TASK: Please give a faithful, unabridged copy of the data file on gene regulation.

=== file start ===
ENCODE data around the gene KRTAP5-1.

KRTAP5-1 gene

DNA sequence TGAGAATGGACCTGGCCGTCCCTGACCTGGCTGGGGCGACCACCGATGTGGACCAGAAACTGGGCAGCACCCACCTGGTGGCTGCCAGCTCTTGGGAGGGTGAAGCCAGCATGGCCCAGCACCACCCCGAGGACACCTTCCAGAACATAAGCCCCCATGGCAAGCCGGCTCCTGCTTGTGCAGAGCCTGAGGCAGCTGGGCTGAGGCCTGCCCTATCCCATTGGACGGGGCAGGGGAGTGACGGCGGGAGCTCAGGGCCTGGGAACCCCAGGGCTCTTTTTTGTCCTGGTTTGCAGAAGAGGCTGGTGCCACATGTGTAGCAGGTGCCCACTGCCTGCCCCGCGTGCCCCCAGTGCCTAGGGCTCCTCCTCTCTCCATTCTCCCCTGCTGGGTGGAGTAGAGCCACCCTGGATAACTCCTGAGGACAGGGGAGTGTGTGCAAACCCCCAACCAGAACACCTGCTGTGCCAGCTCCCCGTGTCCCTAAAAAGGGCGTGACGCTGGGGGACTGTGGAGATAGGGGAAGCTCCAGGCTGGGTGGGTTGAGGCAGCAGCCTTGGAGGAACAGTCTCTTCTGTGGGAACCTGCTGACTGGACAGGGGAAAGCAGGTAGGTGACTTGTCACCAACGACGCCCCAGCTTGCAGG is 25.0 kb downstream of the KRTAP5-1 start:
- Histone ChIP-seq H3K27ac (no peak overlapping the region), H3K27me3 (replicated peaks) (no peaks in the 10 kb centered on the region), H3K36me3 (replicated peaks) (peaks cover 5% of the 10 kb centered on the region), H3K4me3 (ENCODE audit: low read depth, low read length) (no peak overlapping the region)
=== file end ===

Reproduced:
ENCODE data around the gene KRTAP5-1.

KRTAP5-1 gene

DNA sequence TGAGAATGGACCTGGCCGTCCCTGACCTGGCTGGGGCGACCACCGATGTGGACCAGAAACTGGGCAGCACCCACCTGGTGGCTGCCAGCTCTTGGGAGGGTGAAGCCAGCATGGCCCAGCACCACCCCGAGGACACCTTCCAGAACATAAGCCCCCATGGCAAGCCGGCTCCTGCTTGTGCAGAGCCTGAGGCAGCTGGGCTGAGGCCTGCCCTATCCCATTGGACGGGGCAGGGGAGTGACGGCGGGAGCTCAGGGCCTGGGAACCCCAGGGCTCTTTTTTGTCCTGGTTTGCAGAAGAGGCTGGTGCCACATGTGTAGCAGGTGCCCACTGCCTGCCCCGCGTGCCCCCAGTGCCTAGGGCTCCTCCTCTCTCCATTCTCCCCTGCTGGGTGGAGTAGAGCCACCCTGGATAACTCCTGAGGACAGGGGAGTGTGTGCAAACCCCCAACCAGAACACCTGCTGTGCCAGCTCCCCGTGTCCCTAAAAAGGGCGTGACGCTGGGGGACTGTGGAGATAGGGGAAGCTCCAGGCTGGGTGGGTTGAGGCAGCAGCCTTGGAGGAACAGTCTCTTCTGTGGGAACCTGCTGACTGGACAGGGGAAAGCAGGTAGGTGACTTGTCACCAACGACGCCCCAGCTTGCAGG is 25.0 kb downstream of the KRTAP5-1 start:
- Histone ChIP-seq H3K27ac (no peak overlapping the region), H3K27me3 (replicated peaks) (no peaks in the 10 kb centered on the region), H3K36me3 (replicated peaks) (peaks cover 5% of the 10 kb centered on the region), H3K4me3 (ENCODE audit: low read depth, low read length) (no peak overlapping the region)